But mere athletics and gymnastics would make a man too one-sided. We do not want a nation of prize-fighters and weight-lifters. Perhaps music will solve our problem: through music the soul learns harmony and rhythm, and even a disposition to justice; for "can he who is harmoniously constituted ever be unjust?
Is not this, Glaucon, why musical training is so powerful, because rhythm and harmony find their way into the secret places of the soul, bearing grace in their movements and making the soul graceful? Music moulds character, and therefore shares in determining social and political issues.
There are some diseases which can be treated only through the mind Charmides, : so the Corybantic priest treated hysterical women with wild pipe music, which excited them to dance and dance till they fell to the ground exhausted, and went to sleep; when they awoke they were cured.
The unconscious sources of human thought are touched and soothed by such methods; and it is in these substrata of behavior and feeling that genius sinks its roots.
Plato passes on to a remarkable anticipation of "psychoanalysis. Dreams may give us a clue to some of the subtle and more elusive of these dispositions.
Certain of the unnecessary pleasures and instincts are deemed to be unlawful; every man appears to have them, but in some persons they are subjected to the control of law and reason ["sublimated"], and the better desires prevailing over them, they are either wholly suppressed, or reduced in strength and number; while in other persons these desires are stronger and more abundant.
But when a man's pulse is healthy and temperate, and he goes to sleep cool and rational, In all of us, even in good men, there is such a latent wild beast nature, which peers out in sleep Music and measure lend grace and health to the soul and to the body; but again, too much music is as dangerous as too much athletics.
To be merely an athlete is to be nearly a savage; and to be merely a musician is to be "melted and softened beyond what is good" The two must be combined; and after sixteen the individual practice of music must be abandoned, though choral singing, like communal games, will go on throughout life.
Nor is music to be merely music; it must be used to provide attractive forms for the sometimes unappetizing contents of mathematics, history and science; there is no reason why for the young these difficult studies should not be smoothed into verse and beautified with song.
Even then these studies are not to be forced upon an unwilling mind; within limits a libertarian spirit must prevail. The elements of instruction Knowledge which is acquired under compulsion has no hold on the mind.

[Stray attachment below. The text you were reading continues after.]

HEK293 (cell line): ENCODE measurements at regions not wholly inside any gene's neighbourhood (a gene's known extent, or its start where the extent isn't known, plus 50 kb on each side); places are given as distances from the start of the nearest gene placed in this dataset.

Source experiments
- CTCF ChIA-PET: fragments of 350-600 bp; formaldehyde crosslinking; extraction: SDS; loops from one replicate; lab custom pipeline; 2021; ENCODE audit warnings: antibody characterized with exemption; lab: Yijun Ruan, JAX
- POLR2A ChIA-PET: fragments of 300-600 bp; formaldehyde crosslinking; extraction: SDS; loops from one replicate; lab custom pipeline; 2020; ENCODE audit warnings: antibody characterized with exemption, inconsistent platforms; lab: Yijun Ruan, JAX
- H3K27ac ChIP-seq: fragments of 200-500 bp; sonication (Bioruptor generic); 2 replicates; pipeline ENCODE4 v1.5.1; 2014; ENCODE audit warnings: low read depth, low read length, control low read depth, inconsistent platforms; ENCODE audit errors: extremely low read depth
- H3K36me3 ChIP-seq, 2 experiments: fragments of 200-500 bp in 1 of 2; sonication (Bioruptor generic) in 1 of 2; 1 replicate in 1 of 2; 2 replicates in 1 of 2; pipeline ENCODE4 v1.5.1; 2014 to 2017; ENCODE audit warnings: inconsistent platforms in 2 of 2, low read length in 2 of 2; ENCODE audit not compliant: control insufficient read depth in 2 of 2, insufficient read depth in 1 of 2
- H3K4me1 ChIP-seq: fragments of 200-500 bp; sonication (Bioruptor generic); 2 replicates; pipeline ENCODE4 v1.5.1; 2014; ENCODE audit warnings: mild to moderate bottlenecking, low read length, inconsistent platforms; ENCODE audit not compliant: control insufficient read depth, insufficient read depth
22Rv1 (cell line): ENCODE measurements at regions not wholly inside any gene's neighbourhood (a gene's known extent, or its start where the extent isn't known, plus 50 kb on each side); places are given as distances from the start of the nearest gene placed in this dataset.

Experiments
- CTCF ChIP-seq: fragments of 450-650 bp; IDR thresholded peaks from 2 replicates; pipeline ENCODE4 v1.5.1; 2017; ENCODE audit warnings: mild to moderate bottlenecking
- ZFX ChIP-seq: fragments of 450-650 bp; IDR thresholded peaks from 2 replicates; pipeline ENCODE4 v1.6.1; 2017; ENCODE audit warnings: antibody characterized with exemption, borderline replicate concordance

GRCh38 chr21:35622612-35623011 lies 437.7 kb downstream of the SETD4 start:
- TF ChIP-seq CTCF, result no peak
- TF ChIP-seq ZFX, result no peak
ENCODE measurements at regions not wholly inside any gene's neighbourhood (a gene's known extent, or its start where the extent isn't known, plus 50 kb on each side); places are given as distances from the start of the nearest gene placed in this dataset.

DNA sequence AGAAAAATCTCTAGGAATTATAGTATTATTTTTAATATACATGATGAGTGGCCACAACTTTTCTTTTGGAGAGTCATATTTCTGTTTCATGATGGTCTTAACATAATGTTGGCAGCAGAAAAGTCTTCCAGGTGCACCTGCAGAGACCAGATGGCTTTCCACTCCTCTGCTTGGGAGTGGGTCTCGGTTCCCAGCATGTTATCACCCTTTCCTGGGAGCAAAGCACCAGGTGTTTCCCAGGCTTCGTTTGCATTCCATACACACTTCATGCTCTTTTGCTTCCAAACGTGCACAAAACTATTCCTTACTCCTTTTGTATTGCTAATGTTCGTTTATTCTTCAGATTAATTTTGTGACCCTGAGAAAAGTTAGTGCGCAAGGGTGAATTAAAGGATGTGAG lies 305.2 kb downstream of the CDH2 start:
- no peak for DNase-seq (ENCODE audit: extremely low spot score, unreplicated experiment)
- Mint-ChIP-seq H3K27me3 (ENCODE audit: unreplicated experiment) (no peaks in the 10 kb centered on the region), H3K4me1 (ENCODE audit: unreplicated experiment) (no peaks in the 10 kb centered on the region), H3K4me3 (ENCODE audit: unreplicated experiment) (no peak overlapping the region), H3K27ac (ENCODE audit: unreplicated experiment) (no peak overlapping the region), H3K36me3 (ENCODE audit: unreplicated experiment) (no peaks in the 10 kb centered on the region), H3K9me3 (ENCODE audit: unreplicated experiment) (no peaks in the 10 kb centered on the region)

Therefore do not use compulsion, but let early education be rather a sort of amusement; this will better enable you to find out the natural bent of the child With minds so freely growing, and bodies made strong by sport and outdoor life of every kind, our ideal state would have a firm psychological and physiological base broad enough for every possibility and every development.
But a moral basis must be provided as well; the members of the community must make a unity; they must learn that they are members of one another; that they owe to one another certain amenities and obligations. Now since men are by nature acquisitive, jealous, combative, and erotic, how shall we persuade them to behave themselves?
By the policeman's omnipresent club? It is a brutal method, costly and irritating. There is a better way, and that is by lending to the moral requirements of the community the sanction of supernatural authority. We must have a religion. Plato believes that a nation cannot be strong unless it believes in God.
But a living God can do all this, and can stir or frighten the self-seeking individualist into some moderation of his greed, some control of his passion. All the more so if to belief in God is added belief in personal immortality: the hope of another life gives us courage to meet our own death, and to bear with the death of our loved ones; we are twice armed if we fight with faith.
Granted that none of the beliefs can be demonstrated; that God may be after all only the personified ideal of our love and our hope, and that the soul is like the music of the lyre, and dies with the instrument that gave it form: yet surely so runs the argument, Pascal-like, of the Phaedo it will do us no harm to believe, and it may do us and our children immeasurable good. For we are likely to have trouble with these children of ours if we undertake to explain and justify everything to their simple minds.
We shall have an especially hard time when they arrive at the age of twenty, and face the first scrutiny and test of what they have learned in all their years of equal education.